As he did last week, when Sen. John Kennedy (R-La.) expressed a similar opinion, Todd seemed like he couldn't quite grasp what he was hearing. He then asked Cruz why he's so trusting of Trump considering he dealt with the president's attempts to manipulate a narrative about someone firsthand during the Republican primary battles in 2015 and 2016, including Trump's threat to "spill the beans" about Cruz's wife. The senator wasn't thrilled Todd brought that up, but he didn't backtrack on his comments about Ukraine.

Todd, for his part, wasn't buying Cruz's argument that Ukraine officials criticizing Trump during the election amounted to interference. The NBC host said Cruz, in comparing Ukraine's role in the elections to Russia, was basically comparing a pickpocket to Bernie Madoff. Tim O'Donnell

12:52 p.m.

Only four weeks remain in the 2019 NFL regular season, and Sunday's slate of games is a doozy.

It'll be a particularly telling week for the AFC East, where the New England Patriots might actually have a real challenger for the division crown for the first time in what seems like forever – and people are excited.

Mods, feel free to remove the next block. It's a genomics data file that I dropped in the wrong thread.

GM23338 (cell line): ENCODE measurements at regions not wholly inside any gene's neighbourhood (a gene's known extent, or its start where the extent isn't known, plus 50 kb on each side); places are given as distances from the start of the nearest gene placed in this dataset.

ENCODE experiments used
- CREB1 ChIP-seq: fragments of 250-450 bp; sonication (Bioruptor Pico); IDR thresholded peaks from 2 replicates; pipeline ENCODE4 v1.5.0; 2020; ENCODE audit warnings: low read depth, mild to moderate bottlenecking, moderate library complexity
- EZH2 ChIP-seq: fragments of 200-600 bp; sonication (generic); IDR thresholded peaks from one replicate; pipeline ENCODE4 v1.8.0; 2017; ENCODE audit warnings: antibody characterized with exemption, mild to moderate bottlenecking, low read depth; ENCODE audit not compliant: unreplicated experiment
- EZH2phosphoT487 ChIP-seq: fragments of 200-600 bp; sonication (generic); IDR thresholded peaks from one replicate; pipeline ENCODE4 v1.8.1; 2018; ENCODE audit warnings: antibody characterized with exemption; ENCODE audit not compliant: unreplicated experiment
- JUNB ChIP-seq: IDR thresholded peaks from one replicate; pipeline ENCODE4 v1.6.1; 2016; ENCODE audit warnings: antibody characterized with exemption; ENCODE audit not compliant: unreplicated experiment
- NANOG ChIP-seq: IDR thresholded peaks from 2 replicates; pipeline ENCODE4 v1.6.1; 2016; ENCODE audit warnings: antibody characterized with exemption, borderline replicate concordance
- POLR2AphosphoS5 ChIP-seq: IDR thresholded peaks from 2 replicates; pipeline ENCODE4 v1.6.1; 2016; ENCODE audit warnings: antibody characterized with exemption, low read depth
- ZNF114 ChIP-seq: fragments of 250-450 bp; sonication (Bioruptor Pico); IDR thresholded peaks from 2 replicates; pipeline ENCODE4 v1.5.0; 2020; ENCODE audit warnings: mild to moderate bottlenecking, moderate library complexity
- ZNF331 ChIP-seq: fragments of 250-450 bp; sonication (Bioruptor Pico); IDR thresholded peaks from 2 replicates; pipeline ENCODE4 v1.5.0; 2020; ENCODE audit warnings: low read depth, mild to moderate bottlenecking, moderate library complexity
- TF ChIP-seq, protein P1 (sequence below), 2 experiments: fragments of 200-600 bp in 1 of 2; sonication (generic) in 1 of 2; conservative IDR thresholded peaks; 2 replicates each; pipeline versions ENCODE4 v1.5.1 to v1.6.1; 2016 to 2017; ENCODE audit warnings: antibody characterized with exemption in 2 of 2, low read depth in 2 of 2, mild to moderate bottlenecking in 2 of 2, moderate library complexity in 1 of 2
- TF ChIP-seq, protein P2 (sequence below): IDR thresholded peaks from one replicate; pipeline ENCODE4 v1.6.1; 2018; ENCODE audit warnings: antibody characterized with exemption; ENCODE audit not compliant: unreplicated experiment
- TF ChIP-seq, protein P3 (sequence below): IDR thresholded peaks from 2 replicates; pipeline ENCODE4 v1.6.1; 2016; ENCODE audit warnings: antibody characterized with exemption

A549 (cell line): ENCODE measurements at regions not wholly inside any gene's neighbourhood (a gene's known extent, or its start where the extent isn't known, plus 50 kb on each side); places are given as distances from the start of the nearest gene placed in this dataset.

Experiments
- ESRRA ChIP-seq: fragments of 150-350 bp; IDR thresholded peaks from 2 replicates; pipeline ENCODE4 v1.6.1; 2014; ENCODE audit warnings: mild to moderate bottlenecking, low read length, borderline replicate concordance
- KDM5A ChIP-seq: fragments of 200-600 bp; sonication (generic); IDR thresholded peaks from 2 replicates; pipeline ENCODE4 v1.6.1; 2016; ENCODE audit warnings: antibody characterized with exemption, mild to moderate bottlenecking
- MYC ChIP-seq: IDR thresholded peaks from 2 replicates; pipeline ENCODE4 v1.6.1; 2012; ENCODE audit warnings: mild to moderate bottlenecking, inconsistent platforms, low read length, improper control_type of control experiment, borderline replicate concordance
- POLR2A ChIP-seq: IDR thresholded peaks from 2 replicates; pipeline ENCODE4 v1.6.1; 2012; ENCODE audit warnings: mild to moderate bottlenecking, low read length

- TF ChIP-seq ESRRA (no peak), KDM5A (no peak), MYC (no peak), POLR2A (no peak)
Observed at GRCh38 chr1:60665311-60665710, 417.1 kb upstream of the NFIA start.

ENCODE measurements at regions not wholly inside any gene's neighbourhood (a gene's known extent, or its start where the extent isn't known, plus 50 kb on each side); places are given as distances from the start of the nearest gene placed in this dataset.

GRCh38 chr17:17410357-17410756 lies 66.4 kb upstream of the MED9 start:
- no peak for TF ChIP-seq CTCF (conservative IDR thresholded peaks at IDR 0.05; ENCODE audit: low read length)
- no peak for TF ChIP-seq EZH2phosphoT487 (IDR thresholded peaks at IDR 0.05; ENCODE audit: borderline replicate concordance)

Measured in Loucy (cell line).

New England, behind quarterback Tom Brady and head coach Bill Belichik, has won the last 10 division titles, but the upstart 9-3 Buffalo Bills, who were mostly an afterthought before the season, are right there.

Here's the thing, though: Neither team has done much against quality opponents this year, aside from New England's hardfought 16-10 victory in Buffalo way back in Week 3. New England is 10-2, but they were beat convincingly in their two most challenging games this year — road matchups with the Baltimore Ravens and Houston Texans — which has led to questions about whether the Brady-Belichik partnership might be winding down.

Buffalo, meanwhile, has only beat one team that currently has a winning record, and it's fair to say that the Tennessee Titans were nowhere near as good as they are now when that happened.

Both teams will be up against a major test Sunday with a chance to buck the trend. New England will host the Kansas City Chiefs and reigning MVP quarterback Patrick Mahomes, while the Bills have the luxury of playing the Baltimore Ravens, the hottest team in the league thanks to potential 2019 MVP quarterback Lamar Jackson. Per The Ringer, New England will need its statistically-impressive defense to play like it has against its non-Houston and Baltimore opponents, while Buffalo will need its improving quarterback Josh Allen to step up against Jackson. Tim O'Donnell

See More Speed Reads